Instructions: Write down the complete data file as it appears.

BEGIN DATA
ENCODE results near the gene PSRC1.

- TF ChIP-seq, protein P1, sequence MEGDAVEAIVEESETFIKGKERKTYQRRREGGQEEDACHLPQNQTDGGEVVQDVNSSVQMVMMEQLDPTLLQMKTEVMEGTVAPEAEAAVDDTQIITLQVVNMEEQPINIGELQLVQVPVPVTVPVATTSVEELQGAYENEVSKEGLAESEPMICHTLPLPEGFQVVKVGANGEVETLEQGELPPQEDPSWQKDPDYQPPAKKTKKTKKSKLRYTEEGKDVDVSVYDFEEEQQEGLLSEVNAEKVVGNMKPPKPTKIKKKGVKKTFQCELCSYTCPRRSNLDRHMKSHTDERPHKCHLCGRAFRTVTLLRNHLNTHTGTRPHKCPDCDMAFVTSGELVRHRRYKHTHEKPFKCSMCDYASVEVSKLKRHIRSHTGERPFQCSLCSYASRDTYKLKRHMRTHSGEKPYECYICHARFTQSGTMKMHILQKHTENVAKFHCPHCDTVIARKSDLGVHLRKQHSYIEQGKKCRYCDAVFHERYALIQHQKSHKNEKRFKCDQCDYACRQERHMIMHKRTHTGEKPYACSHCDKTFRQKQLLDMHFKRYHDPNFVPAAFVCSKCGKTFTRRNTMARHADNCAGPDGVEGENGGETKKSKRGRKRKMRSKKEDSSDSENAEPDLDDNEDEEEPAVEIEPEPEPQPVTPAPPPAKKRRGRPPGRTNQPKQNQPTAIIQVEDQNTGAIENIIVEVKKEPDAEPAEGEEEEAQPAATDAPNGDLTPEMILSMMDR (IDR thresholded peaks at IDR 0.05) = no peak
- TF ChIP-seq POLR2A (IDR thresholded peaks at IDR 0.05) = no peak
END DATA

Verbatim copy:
ENCODE results near the gene PSRC1.

- TF ChIP-seq, protein P1, sequence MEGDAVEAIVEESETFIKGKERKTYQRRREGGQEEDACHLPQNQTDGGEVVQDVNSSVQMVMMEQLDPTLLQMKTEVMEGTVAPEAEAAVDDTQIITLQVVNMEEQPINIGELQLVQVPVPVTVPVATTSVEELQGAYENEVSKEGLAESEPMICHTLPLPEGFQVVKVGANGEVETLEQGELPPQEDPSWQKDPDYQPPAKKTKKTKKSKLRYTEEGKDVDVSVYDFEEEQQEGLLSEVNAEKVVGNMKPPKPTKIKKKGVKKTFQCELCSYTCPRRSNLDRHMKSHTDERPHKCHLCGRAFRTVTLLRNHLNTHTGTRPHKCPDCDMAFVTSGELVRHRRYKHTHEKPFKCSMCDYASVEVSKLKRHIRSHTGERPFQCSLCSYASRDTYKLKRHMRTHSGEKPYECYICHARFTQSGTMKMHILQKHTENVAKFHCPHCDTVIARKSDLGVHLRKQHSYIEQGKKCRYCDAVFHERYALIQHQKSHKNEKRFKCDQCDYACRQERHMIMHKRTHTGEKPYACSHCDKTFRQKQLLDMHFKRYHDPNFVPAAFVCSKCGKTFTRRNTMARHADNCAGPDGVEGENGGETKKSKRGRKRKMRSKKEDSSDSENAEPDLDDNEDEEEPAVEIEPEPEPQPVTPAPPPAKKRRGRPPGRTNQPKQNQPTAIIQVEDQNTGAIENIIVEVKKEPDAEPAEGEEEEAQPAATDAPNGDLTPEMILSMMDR (IDR thresholded peaks at IDR 0.05) = no peak
- TF ChIP-seq POLR2A (IDR thresholded peaks at IDR 0.05) = no peak